The Tube station closest to their hotel often has quotes of the day on their service update signs and this one made me feel a little emotional.
For the ones who wanted to continue as planned, I took them to the Ragged School Museum in East London.East London has historically been the poor, industrial side of the city. The museum sits along the Regents Canal, which helped bring goods from the ports on the Thames to Paddington. This provided the area with jobs, but they were often seasonal, difficult, and dangerous. The average life expectancy in the area in the 19th century was in your 30s. There were crowded housing slums, pollution, and poor sanitation. After the Enlightenment Period in the 18th century, the ideals of equality, social concern, and the exchange of information. In the Victorian Era, many philanthropists vied to contribute to society and instill on the recipients their ethics and morals. Education was a popular crusade for them and since this was before the time of free public education, schools were set up whenever and wherever there was someone willing to do so. Ragged Schools were set up to provide education to society's most destitute and desperate children, to teach them reading, writing, math, and to study the Bible. The London Ragged Schools Union was founded in 1844 and would also give support and guidance to schools outside of London.
The museum is housed in the former Copperfield Road Ragged School, which was created by Dr. Thomas Bernardo who came to London from Ireland in 1866 to train as a doctor to later go to China as a missionary. When he saw the situations faced by the people of East London, he ended up giving up the idea of going to China and instead tried to help the people of East London, particularly the children. He set up a home for boys and a school, later opening a home for girls after he got married. He opened his first school in 1867 and it continued until 1908, after the British government had created free education for all and actually had enough schools to make it a reality.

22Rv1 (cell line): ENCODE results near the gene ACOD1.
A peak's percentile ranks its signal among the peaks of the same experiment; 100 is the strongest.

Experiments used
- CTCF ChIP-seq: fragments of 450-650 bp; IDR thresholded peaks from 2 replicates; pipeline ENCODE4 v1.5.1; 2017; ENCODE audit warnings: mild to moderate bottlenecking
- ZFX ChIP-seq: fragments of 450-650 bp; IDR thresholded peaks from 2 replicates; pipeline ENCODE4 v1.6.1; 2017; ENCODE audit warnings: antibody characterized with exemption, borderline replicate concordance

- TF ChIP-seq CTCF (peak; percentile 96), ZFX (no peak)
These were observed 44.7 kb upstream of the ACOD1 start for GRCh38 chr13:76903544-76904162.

The museum has a Victorian ragged school classroom set-up and we sat in the tiny, uncomfortable desks while we listened to the guide explain its history.
An interesting thing about Dr. Barnardo's school is that he was completely against corporal punishment and gave all of his students free lunches. Often when you think of a classroom from that time period, you probably have an image of a very strict teacher and students being struck with paddles and rulers. Since these kids were most at risk of not coming back to school if you were harsh with them, punishment was much more relaxed. Also, because their families were so poor, by offering a free lunch it would help encourage parents to send their children and allow them to be educated, since it meant one less meal they had to worry about paying for.
I found it all very interesting!
|Cool mural on my walk through Camden|
|Avocado, rocket, tomato, cheese - yum!|
|Camden Town Brewery had a van with taps on the side|
|A joint collaboration between an English and a Peruvian group, performing traditional Peruvian songs|
|Rainbow cake and "unicorn" cake|
After a little rest at home, I headed back to the students' hotel to walk them to the Ship Tavern for their farewell dinner. Since it was a Sunday, we treated them to traditional Sunday roast, which normally consists of a meat, roasted potatoes, vegetables, and Yorkshire pudding, all smothered in gravy. Luckily they had a vegetarian version, which was vegetable wellington - roasted vegetables baked in a pastry.
After dinner, we walked them home and said our goodbyes. They were a really good group to host and I'm glad I got to accompany them for so many activities and learn some interesting things alongside them.